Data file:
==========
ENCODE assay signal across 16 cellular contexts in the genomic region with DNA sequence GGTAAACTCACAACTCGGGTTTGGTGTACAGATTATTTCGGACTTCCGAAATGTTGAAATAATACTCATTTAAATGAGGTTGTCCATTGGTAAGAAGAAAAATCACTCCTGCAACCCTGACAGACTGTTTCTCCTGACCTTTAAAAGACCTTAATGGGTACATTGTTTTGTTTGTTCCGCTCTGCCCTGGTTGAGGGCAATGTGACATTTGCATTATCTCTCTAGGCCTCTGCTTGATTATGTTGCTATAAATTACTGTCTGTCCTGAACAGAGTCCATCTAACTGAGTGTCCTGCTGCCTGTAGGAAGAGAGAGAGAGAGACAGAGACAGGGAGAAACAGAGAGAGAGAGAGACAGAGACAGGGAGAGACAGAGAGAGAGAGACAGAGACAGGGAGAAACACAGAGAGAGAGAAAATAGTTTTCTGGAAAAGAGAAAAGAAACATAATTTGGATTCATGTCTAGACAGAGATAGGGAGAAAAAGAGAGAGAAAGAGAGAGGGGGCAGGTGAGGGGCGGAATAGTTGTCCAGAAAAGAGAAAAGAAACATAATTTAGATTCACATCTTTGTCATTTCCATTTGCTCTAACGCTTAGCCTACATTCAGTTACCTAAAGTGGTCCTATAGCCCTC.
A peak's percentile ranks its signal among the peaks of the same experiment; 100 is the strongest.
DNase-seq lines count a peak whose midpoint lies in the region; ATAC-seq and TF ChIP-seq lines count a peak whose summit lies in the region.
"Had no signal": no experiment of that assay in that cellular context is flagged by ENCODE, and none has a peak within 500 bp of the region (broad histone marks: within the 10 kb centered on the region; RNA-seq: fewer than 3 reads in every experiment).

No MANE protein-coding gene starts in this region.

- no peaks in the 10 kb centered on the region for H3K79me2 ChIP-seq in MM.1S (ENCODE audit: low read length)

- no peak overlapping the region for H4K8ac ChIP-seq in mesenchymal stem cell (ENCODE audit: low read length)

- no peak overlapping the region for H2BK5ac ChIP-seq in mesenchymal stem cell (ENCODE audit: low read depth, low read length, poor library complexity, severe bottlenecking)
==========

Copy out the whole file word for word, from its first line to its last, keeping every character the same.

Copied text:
ENCODE assay signal across 16 cellular contexts in the genomic region with DNA sequence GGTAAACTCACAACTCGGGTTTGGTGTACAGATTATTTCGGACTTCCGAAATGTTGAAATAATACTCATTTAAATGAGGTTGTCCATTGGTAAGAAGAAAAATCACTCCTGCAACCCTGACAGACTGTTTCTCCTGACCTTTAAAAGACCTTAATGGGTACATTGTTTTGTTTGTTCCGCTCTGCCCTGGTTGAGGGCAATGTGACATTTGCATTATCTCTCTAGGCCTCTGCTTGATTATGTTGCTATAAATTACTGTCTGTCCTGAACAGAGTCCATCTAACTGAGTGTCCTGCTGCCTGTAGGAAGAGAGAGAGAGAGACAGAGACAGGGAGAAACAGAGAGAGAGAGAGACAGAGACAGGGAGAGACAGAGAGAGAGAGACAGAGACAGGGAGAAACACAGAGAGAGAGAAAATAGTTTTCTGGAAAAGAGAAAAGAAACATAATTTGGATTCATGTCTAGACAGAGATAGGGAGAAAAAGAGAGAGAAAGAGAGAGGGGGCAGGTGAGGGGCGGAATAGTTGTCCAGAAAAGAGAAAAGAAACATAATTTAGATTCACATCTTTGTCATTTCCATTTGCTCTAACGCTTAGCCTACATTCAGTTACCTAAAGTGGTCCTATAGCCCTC.
A peak's percentile ranks its signal among the peaks of the same experiment; 100 is the strongest.
DNase-seq lines count a peak whose midpoint lies in the region; ATAC-seq and TF ChIP-seq lines count a peak whose summit lies in the region.
"Had no signal": no experiment of that assay in that cellular context is flagged by ENCODE, and none has a peak within 500 bp of the region (broad histone marks: within the 10 kb centered on the region; RNA-seq: fewer than 3 reads in every experiment).

No MANE protein-coding gene starts in this region.

- no peaks in the 10 kb centered on the region for H3K79me2 ChIP-seq in MM.1S (ENCODE audit: low read length)

- no peak overlapping the region for H4K8ac ChIP-seq in mesenchymal stem cell (ENCODE audit: low read length)

- no peak overlapping the region for H2BK5ac ChIP-seq in mesenchymal stem cell (ENCODE audit: low read depth, low read length, poor library complexity, severe bottlenecking)